It was new enough to still look painful, but healed over enough to suggest it had been at least a day or so since it happened. She tried to hide it, with that ridiculously long hair of hers, but she can't hide anything. Girl wears her emotions on the outside, where people can easily twist them. No wonder she's such an aggressive fighter.
And when did I begin to notice this?
"Ya got a story behind that scratch?" I asked, with all the delicacy of a hack saw. Guess there's a reason I use a harpoon instead of an awl.
"What would you like me to tell you?" she replied, uncharacteristically rough. That narrowed things down to two subjects. I was getting too old for this...
"Something," I replied, frantically searching for my lighter, "Make something up if ya hafta. It may not look like it, but I can listen." She sighed, a resigned and pained sound. I expected her to either start crying, or to go back to that sluggish cheerfulness I had come to expect. She did neither.
"How often do you talk with Shera?" she asked, causing me to drop my lighter. Another reason I hate snow: small objects become lost in it. Dammit.
"As often as I need to," I replied, digging frantically for my lost lighter. She frowned; I could feel it in the back of my skull.
"How often do you really talk with her?" she nearly chanted, soft and slow. This Tifa could really grow on ya, that was for sure. The tone of her voice would make a man melt if she didn't watch it.
"Every now and then, I guess," I replied, not really thinking about her question. I was thinking about where Strife probably was, and whether or not Yuffie had stolen his materia yet. Where Valentine could be. How irate Barret probably was, and the classy way 'ole Red was dealing with it. About everyone, I guess. Splitting up always feels weird.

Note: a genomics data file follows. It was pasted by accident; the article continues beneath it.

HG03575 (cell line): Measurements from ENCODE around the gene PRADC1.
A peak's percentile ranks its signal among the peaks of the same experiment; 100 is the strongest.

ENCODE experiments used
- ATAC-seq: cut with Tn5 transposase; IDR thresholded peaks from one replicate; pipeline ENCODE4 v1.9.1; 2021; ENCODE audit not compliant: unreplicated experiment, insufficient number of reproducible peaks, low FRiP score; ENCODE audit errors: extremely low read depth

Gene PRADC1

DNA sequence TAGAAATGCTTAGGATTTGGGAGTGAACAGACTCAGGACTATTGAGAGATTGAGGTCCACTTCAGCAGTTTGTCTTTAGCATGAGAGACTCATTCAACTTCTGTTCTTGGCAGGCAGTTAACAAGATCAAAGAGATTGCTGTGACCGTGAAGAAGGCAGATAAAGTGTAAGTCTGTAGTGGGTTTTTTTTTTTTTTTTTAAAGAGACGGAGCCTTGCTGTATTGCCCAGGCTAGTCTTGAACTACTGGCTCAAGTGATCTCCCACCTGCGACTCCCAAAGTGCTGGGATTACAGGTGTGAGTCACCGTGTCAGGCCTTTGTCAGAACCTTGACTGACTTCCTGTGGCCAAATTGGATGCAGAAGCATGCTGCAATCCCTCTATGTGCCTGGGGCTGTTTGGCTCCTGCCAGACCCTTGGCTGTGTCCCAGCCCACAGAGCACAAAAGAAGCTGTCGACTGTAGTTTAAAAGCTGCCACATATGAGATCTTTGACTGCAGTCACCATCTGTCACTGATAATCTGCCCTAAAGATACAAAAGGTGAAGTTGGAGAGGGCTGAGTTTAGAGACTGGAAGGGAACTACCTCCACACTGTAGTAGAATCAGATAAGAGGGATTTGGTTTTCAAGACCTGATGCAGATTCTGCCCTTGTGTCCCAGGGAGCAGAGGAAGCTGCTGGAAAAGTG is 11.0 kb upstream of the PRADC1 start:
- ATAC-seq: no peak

"You should talk with her more," Tifa continued, dreamily staring off into space. That's when I suspected she wasn't really concerned with me. Women always have some hidden agenda when they talk. Boy did I need a cigarette.
"Tiff, stop worrying," I said, letting the nicotine tingle in my head as I finally found the means to light my cigarette, "You sound so damn old." I didn't mean to make it sound so rough, but having your dreams stepped on can do that to ya. All grace is lost, ya could say.
"I'm not worrying!" she burst out, her fists clenched as she bolted to standing position, "I'm past that!" I slowly brought myself to stand in front of her, and decided to do something kind. Poor girl was on the verge of a nervous breakdown.
She didn't flinch or lean into me when I hugged her. Fair enough. At least her breathing slowed down a bit.